With each rub of her fingers and with each dab of soap, memory after memory of Bobby’s life as a boy awakened in her heart. She remembered a few naughty little things that made him the stinker he could sometimes be. Mostly, however, she remembered his smile, his shrug, and his funny sense of humor. She remembered the words he had trouble pronouncing, the milestones he had celebrated, and the many friends he had brought to run through the house, ransack his room, and play in the yard. Their faces seemed so real and so precious as she cleaned his treasures — now, her treasures.
When Helen finished with her reclamation project, she had no memory of leaving the last chrysanthemum unplanted in the empty hole dug in her flower bed. No, she was transfixed by her three treasures now sitting on her window sill above her sink. She decided to leave them there to remind her of the goodness of life, the joy of rediscovering her boy, and the gift of sharing a love that is stronger than death.
Why is it so hard for us to believe that we are our Father’s treasure?
Why is it so easy to hide from him because of our failures?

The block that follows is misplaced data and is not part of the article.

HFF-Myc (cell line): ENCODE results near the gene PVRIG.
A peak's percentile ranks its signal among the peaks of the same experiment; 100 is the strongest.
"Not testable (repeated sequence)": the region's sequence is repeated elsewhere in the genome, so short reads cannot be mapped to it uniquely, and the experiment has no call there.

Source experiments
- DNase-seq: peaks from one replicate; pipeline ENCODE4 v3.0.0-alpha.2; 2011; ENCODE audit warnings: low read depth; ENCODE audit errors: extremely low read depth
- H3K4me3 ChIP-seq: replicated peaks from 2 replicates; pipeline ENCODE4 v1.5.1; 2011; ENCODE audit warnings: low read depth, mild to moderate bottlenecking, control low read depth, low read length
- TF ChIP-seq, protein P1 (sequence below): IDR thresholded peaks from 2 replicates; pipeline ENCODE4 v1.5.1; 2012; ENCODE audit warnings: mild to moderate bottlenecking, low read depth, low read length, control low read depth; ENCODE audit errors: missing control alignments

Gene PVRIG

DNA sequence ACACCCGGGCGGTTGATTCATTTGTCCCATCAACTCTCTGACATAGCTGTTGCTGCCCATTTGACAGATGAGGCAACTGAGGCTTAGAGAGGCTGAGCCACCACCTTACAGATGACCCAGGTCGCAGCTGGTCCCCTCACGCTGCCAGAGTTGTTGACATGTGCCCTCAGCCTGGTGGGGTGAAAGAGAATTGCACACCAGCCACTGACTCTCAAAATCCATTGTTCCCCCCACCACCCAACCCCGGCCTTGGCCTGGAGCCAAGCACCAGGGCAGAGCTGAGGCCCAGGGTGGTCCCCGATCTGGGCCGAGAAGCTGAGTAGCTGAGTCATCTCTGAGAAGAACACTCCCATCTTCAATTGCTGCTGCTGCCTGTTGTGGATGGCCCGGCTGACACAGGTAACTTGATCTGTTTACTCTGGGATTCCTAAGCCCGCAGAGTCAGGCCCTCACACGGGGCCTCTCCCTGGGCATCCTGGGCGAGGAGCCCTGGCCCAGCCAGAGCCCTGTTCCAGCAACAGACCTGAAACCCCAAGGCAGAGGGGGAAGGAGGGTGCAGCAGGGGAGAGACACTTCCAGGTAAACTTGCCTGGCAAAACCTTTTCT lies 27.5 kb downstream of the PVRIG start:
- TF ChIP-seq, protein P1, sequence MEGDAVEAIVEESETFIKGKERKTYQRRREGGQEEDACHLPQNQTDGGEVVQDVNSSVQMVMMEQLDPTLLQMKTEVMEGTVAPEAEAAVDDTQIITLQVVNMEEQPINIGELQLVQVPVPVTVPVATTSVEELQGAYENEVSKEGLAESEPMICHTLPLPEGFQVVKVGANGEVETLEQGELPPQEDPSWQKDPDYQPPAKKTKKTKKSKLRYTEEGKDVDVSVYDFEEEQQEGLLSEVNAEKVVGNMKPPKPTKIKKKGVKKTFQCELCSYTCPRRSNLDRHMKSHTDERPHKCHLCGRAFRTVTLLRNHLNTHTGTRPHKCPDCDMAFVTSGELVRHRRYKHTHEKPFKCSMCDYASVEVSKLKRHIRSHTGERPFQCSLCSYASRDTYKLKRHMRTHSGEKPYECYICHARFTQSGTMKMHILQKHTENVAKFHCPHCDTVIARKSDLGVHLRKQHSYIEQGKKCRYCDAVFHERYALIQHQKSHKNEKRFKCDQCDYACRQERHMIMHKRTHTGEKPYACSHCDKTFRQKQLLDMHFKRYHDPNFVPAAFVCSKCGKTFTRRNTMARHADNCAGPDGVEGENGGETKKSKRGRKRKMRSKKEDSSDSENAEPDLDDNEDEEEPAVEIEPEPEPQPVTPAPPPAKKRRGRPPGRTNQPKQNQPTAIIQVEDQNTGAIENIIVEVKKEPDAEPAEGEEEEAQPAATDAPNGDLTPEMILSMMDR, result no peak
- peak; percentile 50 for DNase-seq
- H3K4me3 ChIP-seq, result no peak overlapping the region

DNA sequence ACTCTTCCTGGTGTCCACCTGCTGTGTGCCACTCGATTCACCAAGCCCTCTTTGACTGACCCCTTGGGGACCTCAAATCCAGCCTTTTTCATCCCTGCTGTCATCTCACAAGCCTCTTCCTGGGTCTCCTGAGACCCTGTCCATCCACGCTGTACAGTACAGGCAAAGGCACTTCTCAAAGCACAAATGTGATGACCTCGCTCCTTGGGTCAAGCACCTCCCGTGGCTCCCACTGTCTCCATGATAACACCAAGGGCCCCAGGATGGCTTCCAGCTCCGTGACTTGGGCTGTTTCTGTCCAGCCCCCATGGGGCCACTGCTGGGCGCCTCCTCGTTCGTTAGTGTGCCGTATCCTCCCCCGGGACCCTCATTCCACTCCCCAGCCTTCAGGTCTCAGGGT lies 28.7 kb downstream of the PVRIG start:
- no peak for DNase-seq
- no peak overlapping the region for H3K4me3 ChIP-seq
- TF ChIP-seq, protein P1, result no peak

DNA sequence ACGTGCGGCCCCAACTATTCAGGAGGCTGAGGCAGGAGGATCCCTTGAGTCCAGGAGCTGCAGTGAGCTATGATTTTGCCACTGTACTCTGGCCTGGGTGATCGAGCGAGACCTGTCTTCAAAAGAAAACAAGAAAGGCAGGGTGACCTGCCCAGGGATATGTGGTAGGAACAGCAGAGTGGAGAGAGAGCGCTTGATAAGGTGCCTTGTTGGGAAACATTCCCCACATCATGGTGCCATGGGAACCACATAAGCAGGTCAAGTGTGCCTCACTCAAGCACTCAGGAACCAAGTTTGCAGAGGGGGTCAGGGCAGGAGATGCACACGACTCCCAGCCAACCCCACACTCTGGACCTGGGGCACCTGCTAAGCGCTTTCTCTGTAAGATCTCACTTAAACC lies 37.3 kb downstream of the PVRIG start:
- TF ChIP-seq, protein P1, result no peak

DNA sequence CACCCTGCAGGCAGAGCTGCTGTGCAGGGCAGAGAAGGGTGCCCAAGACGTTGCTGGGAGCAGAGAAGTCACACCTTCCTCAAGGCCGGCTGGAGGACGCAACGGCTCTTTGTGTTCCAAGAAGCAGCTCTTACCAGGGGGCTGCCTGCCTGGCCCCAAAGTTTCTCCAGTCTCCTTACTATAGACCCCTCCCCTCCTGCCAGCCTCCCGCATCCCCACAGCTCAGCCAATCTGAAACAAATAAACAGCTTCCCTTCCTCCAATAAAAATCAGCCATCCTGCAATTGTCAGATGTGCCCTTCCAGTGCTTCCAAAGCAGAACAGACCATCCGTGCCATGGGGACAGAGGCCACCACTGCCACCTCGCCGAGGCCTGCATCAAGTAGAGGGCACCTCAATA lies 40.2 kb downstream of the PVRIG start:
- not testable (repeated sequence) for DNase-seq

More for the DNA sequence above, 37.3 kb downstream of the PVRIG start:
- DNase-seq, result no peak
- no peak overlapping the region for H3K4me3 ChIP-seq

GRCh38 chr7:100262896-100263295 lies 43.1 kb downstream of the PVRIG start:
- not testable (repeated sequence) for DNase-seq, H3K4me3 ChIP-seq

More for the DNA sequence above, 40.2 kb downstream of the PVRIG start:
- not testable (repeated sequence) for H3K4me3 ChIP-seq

Why do we so readily feel ashamed in front of him because of our sins or run from him because of our fears?
Encrusted with the crud of our mistakes, the discoloration of our rebellions, the stains of our sins, and the fragility of our weaknesses, the Father sent Jesus to find us. Jesus came to the dirt out of which he made us. He demonstrated the Father’s inconsolable love at losing us and paid the price to bring us home.
Now that we’ve been found and rescued from the dirt of our own inadequacies, do you think our heavenly Father loves us any less than Helen loved Bobby or the treasures she found that gave him back to her?
Now that Jesus’ love has found us are we any less God’s treasures because we carry a few stains from our past sins or the discoloration that life weathers out of us?
For God was pleased to have all his fullness dwell in [Jesus], and through him to reconcile to himself all things, whether things on earth or things in heaven, by making peace through his blood, shed on the cross.
Once you were alienated from God and were enemies in your minds because of your evil behavior. But now he has reconciled you by Christ’s physical body through death to present you holy in his sight, without blemish and free from accusation — if you continue in your faith, established and firm, and do not move from the hope held out in the gospel (Colossians 1:19-22 NLT — Bold text added for emphasis.).
Jesus has found you in the dirt of your messes. He has cleaned you up and put you on the window sill of the Father’s great house in glory. And, he has said, “This, dear Father, is your child, who is holy, without blemish, and free from any accusation. This, dear Father, is your treasure.”
To which our Abba Father replied, “Yes, this is my treasure, indeed!”
This article is dedicated to my lifelong friend, Brad Smith, who recently "graduated to be with Jesus" and left me remembering our childhood fun times digging tunnels and leaving behind our treasures for others to hopefully find.